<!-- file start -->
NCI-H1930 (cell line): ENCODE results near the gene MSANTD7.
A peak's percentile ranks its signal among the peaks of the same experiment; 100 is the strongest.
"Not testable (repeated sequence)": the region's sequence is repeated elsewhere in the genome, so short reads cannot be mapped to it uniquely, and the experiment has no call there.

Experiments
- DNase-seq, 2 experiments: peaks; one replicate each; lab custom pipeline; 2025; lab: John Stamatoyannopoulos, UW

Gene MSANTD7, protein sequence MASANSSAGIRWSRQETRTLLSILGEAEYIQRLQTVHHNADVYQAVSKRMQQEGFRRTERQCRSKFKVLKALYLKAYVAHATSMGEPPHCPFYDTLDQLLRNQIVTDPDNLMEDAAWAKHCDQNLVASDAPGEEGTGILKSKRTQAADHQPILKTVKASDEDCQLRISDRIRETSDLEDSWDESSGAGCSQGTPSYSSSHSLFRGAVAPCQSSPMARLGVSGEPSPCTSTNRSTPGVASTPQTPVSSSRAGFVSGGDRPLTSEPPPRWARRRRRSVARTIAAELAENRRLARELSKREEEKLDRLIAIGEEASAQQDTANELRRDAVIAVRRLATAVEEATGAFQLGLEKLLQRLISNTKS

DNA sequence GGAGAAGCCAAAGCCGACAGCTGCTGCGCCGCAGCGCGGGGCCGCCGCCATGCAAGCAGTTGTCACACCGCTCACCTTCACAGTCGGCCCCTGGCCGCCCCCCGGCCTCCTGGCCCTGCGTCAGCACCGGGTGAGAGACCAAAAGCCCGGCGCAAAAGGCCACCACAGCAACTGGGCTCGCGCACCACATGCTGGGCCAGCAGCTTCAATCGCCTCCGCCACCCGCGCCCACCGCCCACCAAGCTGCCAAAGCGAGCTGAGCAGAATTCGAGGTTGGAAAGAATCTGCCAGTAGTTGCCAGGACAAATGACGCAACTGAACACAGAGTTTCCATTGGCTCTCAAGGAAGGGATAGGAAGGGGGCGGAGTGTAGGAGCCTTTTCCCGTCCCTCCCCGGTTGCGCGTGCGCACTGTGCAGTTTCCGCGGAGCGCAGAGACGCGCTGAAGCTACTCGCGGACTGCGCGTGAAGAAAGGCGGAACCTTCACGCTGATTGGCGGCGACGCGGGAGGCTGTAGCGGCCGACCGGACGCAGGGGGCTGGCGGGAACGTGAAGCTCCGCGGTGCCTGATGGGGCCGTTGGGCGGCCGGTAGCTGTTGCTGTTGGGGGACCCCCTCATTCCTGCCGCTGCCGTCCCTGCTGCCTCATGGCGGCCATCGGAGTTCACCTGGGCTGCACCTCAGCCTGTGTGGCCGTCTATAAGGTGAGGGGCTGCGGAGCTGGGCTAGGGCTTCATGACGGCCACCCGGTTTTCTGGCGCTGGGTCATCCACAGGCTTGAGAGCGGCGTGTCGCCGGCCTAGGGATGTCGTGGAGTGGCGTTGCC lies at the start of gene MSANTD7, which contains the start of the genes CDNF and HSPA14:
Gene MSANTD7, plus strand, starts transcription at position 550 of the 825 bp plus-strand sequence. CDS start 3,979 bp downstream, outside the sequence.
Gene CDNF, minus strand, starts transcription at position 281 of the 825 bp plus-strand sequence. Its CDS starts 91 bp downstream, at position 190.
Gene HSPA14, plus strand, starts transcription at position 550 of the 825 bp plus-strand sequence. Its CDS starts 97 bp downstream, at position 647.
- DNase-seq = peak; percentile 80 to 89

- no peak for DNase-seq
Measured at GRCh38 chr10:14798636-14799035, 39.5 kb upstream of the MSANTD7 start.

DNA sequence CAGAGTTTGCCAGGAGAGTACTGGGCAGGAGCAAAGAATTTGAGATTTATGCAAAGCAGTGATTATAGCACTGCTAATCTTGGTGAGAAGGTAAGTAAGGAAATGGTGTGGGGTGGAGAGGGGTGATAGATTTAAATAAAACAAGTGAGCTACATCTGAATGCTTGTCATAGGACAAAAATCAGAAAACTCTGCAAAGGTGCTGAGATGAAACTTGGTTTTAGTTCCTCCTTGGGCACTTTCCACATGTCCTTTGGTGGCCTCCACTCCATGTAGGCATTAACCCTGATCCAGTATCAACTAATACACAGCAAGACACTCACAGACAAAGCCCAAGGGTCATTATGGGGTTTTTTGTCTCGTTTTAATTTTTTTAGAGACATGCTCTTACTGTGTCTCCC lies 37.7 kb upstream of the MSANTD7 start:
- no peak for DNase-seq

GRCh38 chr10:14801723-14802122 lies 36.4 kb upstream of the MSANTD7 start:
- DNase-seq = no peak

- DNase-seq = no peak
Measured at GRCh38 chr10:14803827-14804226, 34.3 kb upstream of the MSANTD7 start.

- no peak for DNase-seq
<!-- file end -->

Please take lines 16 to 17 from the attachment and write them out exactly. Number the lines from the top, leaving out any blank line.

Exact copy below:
GRCh38 chr10:14801723-14802122 lies 36.4 kb upstream of the MSANTD7 start:
- DNase-seq = no peak